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Cancer Causes Control. 1999 Oct;10(5):475-82.

Prospective study of smoking, antioxidant intake, and lung cancer in middle-aged women (USA).

Author information

1
Department of Medicine, Brigham and Women's Hospital, Harvard Medical School, Boston, MA, USA. frank.speizer@channing.harvard.edu

Abstract

BACKGROUND:

Although substantial evidence suggests that higher intake of fruits and vegetables can reduce the adverse impact of smoking on lung cancer risk, great uncertainty exists regarding the specific foods and their constituents that are protective. We therefore examine prospectively the relation between cigarette smoking and lung cancer incidence among women, and quantify the associations between dietary antioxidants, other nutrients, and lung cancer risk.

METHODS:

In a 16-year prospective cohort study (the Nurses' Health Study), 593 cases of lung cancer were confirmed during 1,793,327 person-years of follow-up. Dietary data, including vitamin supplement use and food intake, were collected in 1980 using a validated semiquantitative food frequency questionnaire.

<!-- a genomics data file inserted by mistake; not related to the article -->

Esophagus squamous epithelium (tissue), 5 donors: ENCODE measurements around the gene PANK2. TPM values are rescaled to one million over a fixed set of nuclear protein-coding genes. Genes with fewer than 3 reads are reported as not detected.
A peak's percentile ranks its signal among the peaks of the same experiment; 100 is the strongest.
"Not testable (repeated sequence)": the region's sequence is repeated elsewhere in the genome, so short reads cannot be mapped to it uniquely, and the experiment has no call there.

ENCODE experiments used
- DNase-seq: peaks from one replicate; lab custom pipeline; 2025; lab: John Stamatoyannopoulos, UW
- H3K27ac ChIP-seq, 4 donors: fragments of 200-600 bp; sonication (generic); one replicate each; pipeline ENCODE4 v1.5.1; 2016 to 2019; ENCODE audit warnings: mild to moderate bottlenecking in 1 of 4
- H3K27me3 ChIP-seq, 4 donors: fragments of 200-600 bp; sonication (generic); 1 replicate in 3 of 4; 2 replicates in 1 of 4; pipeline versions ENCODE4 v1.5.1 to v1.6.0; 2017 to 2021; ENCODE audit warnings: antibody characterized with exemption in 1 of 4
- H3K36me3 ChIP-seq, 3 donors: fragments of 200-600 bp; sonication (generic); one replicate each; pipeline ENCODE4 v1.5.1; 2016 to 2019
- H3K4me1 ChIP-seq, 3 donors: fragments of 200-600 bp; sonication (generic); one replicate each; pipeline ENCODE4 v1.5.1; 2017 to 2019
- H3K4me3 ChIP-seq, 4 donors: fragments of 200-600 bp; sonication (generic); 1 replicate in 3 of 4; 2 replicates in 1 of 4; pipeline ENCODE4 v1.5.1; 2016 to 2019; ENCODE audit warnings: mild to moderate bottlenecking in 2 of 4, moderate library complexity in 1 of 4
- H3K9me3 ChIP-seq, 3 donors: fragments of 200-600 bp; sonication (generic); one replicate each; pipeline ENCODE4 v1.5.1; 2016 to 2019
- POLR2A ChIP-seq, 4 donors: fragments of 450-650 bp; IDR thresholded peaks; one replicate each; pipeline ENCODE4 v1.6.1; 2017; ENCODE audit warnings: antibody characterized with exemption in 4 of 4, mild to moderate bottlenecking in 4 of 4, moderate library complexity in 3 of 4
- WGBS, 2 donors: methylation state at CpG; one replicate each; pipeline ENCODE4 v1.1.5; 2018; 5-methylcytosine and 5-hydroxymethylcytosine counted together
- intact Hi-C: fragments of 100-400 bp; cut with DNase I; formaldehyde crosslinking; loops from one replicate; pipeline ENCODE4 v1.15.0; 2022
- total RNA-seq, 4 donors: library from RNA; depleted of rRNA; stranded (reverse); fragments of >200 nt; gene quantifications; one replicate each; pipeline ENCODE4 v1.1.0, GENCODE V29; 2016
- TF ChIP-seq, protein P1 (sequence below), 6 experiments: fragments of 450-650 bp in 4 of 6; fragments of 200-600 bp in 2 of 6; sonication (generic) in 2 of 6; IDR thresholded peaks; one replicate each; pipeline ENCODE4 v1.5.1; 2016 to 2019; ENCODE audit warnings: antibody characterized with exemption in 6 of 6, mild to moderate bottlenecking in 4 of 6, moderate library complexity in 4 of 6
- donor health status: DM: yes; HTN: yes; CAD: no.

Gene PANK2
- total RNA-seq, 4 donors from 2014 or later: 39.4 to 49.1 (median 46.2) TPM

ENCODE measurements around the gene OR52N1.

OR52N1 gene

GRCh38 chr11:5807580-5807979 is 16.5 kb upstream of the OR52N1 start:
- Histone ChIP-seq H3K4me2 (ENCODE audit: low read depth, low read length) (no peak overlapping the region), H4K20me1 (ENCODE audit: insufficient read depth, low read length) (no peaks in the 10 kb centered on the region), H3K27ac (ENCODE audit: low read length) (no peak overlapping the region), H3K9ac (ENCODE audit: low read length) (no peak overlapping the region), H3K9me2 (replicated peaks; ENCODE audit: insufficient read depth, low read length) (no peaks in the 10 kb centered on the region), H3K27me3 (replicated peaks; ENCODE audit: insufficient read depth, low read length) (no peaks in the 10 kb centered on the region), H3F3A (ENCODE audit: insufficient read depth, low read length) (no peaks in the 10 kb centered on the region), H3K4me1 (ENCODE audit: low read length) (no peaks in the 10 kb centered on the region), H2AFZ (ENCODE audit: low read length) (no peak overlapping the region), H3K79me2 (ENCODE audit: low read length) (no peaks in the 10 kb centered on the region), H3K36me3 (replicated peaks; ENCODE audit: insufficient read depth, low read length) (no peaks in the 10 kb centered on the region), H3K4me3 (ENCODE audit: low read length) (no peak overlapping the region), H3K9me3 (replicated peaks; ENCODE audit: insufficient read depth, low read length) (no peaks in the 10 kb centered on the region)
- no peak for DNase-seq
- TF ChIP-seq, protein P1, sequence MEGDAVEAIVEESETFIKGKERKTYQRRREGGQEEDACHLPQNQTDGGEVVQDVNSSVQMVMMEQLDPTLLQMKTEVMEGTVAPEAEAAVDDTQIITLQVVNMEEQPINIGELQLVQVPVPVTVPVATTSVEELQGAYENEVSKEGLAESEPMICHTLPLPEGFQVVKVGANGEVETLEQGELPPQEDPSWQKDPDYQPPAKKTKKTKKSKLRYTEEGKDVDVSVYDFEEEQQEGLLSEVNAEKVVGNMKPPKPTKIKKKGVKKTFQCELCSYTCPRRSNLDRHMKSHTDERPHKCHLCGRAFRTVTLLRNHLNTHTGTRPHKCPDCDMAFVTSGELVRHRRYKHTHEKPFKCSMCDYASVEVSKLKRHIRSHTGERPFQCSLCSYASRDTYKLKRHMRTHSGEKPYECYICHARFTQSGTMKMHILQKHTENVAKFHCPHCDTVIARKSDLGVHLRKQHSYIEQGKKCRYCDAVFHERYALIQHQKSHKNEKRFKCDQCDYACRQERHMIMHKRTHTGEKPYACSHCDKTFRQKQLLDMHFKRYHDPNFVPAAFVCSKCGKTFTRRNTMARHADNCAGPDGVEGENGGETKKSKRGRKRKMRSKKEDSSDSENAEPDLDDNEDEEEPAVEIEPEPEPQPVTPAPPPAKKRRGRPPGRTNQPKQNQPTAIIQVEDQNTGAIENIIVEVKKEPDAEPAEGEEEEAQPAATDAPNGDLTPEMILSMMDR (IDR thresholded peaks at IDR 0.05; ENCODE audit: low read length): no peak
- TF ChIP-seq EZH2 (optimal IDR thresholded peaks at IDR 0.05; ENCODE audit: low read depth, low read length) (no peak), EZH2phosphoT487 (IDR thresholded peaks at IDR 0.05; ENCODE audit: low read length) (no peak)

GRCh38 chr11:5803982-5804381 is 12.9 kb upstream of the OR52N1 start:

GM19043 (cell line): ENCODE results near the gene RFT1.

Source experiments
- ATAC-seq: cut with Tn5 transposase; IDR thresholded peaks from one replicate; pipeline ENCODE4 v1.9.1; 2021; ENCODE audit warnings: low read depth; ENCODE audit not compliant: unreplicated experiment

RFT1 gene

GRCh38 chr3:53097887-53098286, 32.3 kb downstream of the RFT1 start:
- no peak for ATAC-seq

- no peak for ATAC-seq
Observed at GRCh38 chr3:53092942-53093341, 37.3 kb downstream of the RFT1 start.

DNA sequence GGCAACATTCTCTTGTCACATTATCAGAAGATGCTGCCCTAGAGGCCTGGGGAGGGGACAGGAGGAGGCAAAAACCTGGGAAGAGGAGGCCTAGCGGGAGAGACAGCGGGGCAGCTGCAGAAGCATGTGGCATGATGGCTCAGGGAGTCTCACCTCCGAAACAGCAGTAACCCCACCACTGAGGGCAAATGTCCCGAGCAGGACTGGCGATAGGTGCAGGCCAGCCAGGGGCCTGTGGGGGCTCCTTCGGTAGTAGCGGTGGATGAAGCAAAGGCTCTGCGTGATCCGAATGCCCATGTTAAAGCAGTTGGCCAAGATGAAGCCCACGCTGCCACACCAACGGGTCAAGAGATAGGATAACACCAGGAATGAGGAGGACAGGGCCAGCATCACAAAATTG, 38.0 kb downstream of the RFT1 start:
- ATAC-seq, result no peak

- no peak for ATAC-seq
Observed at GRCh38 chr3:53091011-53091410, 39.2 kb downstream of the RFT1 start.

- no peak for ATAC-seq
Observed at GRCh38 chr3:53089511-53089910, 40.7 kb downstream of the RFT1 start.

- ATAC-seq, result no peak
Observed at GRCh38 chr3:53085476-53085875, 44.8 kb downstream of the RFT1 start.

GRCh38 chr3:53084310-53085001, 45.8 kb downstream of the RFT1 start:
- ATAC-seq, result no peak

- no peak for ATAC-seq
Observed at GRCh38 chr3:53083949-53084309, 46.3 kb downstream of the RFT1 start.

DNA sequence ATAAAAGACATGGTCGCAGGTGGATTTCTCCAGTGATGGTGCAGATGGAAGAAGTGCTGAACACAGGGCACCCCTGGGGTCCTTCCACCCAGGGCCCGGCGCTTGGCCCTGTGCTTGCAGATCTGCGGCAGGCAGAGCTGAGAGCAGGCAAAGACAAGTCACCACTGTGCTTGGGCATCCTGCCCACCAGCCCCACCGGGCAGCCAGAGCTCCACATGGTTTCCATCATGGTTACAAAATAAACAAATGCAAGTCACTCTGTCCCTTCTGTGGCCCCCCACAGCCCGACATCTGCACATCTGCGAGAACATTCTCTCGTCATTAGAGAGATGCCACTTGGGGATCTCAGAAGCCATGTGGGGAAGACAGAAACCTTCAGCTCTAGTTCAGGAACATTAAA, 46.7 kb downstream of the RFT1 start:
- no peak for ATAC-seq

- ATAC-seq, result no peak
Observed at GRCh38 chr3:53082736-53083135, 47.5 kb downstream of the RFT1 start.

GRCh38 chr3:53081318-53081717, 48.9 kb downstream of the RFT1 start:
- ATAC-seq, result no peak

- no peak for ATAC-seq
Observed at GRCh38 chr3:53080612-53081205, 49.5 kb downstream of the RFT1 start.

RESULTS:

The risk of lung cancer increased with the number of cigarettes smoked and with early onset of cigarette smoking. The risk decreased rapidly with the discontinuation of smoking but took 15 years to fall to about the level of risk for women who had never smoked. Dietary intake of fat was not related to the risk of lung cancer. Although beta-carotene intake was not related to risk, intake of carrots showed a strong inverse relation: women who reported consuming five or more carrots per week had a relative risk of 0.4 (95% CI = 0.2-0.8) compared with the risk for women who never ate carrots.

CONCLUSIONS:

Smoking is the most important risk factor for lung cancer in women, as it is in men. Higher vegetable consumption, particularly of carrots, may significantly reduce the risk of lung cancer, but dietary modification cannot be considered a substitute for smoking prevention and cessation.

PMID:
10530619
[Indexed for MEDLINE]
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